Thursday, July 9, 2009

Weird NJ

Last week, fishermen found the body of a two year old infant in a plastic bag in the Passaic River. It turns out that this body was disinterred from its grave in Connecticut. Who would dig up the body of an infant girl in Connecticut and dump it in a river in North Jersey? Apparently, practitioners of "Palo Mayombe". According to the Record ("Police: 'Miracle baby' might have been stolen from grave as part of ritual"):

STAMFORD, Conn. – The body of a child ripped from her grave in Connecticut and found floating in the Passaic River may have been stolen for use in a ritual by practitioners of an obscure religion who prized the “miracle” girl.


“We’re seeing this as a ritualistic type of theft of the body,” said Capt. Richard Conklin of the Stamford Police Department.

Imani was born in 2004 with semilobar holoprosencephaly, a rare condition that kept her brain from fully developing. She wasn’t expected to live; the condition often causes babies to die before birth or shortly after.

Yet she survived two and a half years. Doctors hailed her as a miracle baby, and her short life was chronicled by the Stamford Advocate newspaper.

“We think that’s the hook,” Conklin said. “That the people practicing these beliefs sought that power, that mystic nature of this child.”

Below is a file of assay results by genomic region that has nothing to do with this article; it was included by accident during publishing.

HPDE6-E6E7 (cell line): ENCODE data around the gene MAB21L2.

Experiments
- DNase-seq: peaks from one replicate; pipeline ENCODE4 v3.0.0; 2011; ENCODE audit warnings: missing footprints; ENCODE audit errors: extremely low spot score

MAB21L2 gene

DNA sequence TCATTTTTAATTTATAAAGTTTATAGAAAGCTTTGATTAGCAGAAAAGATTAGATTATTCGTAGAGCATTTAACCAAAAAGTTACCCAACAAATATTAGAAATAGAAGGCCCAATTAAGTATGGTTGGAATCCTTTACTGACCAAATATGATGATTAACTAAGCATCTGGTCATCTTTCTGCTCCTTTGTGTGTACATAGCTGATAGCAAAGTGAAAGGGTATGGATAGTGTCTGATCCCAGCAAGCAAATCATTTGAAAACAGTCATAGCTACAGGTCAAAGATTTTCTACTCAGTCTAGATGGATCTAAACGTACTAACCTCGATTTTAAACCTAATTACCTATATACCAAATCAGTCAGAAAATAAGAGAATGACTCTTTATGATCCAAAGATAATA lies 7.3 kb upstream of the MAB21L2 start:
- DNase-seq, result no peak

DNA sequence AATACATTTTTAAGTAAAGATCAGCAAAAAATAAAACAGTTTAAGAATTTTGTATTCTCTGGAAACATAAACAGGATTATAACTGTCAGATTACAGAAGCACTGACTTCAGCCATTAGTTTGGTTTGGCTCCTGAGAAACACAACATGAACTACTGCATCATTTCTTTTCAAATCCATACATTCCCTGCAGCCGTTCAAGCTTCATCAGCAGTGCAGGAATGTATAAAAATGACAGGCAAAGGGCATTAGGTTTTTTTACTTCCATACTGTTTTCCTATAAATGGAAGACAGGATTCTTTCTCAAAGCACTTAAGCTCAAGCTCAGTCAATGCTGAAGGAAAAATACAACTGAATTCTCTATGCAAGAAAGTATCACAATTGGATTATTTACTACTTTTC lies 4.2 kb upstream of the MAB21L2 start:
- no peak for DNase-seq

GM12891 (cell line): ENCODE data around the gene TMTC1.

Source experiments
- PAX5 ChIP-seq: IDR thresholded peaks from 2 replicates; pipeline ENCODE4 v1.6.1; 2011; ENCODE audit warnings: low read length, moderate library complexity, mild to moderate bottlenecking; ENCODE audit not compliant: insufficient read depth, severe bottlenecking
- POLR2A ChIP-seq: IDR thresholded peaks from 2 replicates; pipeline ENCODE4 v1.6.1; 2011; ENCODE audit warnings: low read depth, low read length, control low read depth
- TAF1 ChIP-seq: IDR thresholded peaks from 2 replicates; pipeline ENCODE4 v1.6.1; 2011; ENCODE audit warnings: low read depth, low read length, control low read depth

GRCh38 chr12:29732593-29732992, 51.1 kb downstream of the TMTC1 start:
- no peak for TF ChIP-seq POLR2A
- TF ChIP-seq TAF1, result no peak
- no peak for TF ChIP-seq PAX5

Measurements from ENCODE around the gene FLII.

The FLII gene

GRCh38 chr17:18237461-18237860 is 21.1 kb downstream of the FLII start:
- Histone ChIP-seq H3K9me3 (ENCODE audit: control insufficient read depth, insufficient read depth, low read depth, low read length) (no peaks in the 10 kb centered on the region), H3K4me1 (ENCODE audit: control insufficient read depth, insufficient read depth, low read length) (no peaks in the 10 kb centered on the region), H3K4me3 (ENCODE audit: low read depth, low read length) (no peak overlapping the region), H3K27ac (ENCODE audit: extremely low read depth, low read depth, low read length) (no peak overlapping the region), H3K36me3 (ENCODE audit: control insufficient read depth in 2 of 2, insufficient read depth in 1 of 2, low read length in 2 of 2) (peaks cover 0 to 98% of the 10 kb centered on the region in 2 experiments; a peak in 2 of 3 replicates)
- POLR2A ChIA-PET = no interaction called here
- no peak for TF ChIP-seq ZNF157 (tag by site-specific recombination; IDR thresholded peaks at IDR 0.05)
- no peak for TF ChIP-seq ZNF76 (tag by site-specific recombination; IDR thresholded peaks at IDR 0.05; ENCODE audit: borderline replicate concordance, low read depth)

Conklin cited Palo Mayombe, a belief system that originated in Central Africa in which sticks and human bones and skulls are used to summon spirits. Palo Mayombe is sometimes referred to as the dark cousin of Santeria, a Caribbean blend of West African beliefs and ancient Catholicism often connected with animal sacrifices.

The Record quotes a local professor who worries that people might demonize Palo Mayombe:

Peter Savastano, a professor at Seton Hall University, cautioned that there is a tendency in Western Christian-oriented cultures to demonize African-diasporic religious traditions.

“I’m immediately suspicious that [people] are kind of demonizing of these traditions that are not easily understood by mainstream Americans,” he said.

To his credit, Record columnist Mike Kelly rejects Prof. Savastano's appeal to cultural relativism. In his column ("Who steals the body of a child?"), Kelly writes,

[I]n a nation that cherishes freedom of religion, what do we make of this? Is there a place in our diverse and open society to allow the theft of a baby's body as a form of religious expression? Or can we call this what it really is – barbaric?


JK said...

I don't think you are interpreting Savastano correctly. He didn't make an appeal to cultural relativism, because he was not defending the action in question. As a sociologist, he was presumably an expert on the subject matter that the newspaper went to for input.
What he and Prof Olmos seemed to be saying is that the actions didn't sound like the Palo Mayombe they've studied, so they cautioned against jumping to conclusions to blame a grotesque act without evidence on a marginalized religious belief in order to close the case. (remember the satanist hysteria in the 80s?) I don't think either of them are defending the barbarism that occured.

DaveinHackensack said...

You could be right, it's not entirely clear from the brief quote. If I were the reporter, I would have tried to nail him down on it.